Yes, and I think you’ll find plenty of data to back that up when you search PubMed. However, keep in mind that obstetrical medicine has improved along with reproductive medicine. So thirty years ago women would not have been able to receive fertility treatments as much as they do now. But equally, premature births and other high risk pregnancies would not have had as many successful outcomes as they do today. The two are not wholly able to be separated.
My surprise twins were born 23 years ago today. I kept thinking it was twins – more movement in more places, I was tireder and got bigger faster – and my older, male doctor kept dismissing my concerns. He’d walk in, slap a stethoscope on my stomach, and say “sounds good, see you next month.” I think he thought I was a dumb broad who got her dates wrong. I was in an HMO and didn’t have a choice of doctors. They finally ordered and ultrasound, but my water broke on the day it was scheduled. They wheeled in two fetal monitors. One showed HR 120, one 140. Wow, one baby can’t do that. They didn’t bother to set up for a csection. The first was quickly born, then the idiot doctor came in and broke the 2nd sac without checking her position. Arms and legs came spilling out, everyone seemed to think “oh, shit!”, and he shoved her back in, and after a tense and painful few minutes, got her turned around and born. She was limp and purple, and he warned me that she might not be ok. She just graduated from college Phi Beta Kappa, no thanks to him. Firstborn just graduated too. So, yeah, things like regular ultrasounds and technology give women today what sheer luck gave me.
NY Times has an article today about selective reductions of twins to singles. We decided not to send it to our twins – it would creep them out.
They’ve been a joy, after two years of never letting me sleep.
Twin pregnancy books don’t even seem to go past 35 weeks – most twin pregnancies end by then – mine was 35 weeks, so ignored most of the labor thinking it was too soon to be real. Higher order multiples are born even earlier.
No argument from me about that, though I will point out that those successful outcomes include some single births as well (though obviously the risks you mention occur at a much higher rate for multiple births). It could be the case that while (non fertility) medical improvements have increased the number of multiples that survive they have also increased the number of singlets who survive difficult pregnacies by enough that the total live birth rate for multiples remains unchanged. Ot it could be that medical improvements have disproprionately helped multiples over singles (or vice versa)
PS. I have absolutely no idea so I will ask – what fertility treatments were actually available in 1981? And how available were they?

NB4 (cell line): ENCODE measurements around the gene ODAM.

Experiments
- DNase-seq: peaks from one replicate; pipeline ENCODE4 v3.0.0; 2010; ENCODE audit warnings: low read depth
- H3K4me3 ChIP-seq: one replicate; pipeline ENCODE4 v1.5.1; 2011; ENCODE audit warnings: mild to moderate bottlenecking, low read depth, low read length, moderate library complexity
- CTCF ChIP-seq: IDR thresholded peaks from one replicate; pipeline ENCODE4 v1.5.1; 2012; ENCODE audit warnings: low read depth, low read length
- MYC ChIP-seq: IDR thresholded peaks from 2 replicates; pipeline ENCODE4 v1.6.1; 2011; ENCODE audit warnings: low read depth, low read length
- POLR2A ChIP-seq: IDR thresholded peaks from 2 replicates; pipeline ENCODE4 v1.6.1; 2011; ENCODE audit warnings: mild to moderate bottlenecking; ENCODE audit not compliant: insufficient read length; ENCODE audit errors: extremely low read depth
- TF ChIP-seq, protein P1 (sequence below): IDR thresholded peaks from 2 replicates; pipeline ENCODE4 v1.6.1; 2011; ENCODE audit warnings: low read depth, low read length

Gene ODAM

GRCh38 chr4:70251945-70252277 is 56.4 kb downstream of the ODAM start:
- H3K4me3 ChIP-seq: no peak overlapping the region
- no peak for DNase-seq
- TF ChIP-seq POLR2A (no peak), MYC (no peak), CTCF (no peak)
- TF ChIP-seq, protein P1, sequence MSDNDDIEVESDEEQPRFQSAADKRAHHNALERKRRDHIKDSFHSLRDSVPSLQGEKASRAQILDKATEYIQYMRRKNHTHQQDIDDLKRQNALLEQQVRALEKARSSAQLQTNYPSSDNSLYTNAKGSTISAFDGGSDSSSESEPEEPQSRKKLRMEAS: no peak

Send it to just one of them ;)
What kind of thread war will I begin if I mention I am pro-fetus life?
I absolutely think that if the women’s life is in danger, or if one of the fetuses is not salvageable then the procedure should be done. Yet this constant talk of letting people do what they want is hypocritical.
Did we let Qaddafi do what he wants? It’s (was)his nation-state.
Should we let CEOS do what they want to corporations? They are his/hers corporations?
Should we let rich people do what they want to their help?
Relating to an earlier thread, should Dominique Strass Kahn be allowed to do whatever he wants?
My opposition to abortion is not religious based. I am well aware of the statistics that show as many abortions happened illegally as happened before it became legal. I am just curious how other people can simultaneous be against the death penalty and pro-abortion. I would like to see a serious philosophical argument that explains why this is logically coherent.
For clarity- I am for legal abortion, because I believe that abortion should be legal, because it still happens when illegal and creates even more dead and injured people. I just want to hear a good explanation of the people who believe why abortion is none of our god damned business
@Ian: How about my case? I have a genetic kidney disease that I have a 50-50 chance of passing on to my offspring. The disease is life altering, possibly seriously so, and there is currently no cure. It may even be life threatening or deadly, though these possibilities are becoming less likely as dialysis and transplant technologies improve (and the new technology to 3-D print replacement organs with your DNA looks amazing)
If there is a genetic test available at 16 weeks that can tell me if the fetus has the disease or not, should I use that information to decide whether or not to abort the fetus? What about the disease is something more deadly like Huntington’s?
I don’t actually have a firm answer myself though I have thought about it quite a bit. At the same time, I am not really interested in marriage or children so it is a bit of a moot point for me on a personal level. But I don’t think I could tell my sister that she shouldn’t consider that decision.
(And having added that bomb to the thread I really should call it a night.)
Or Tay-Sachs, which is a guaranteed very painful very aggravating death for a child. Many a Jewish woman has refused to bear offspring because of their testing for the genetic markers for it.
Wow. I hardly know where to begin since you don’t seem to be able to differentiate between a fully-grown human being and a half-inch long embryo.
When my cleaning people come over, they don’t plug into my bloodstream and use the same food I eat and the same oxygen I breathe. They are separate people who have their own lungs and digestive systems.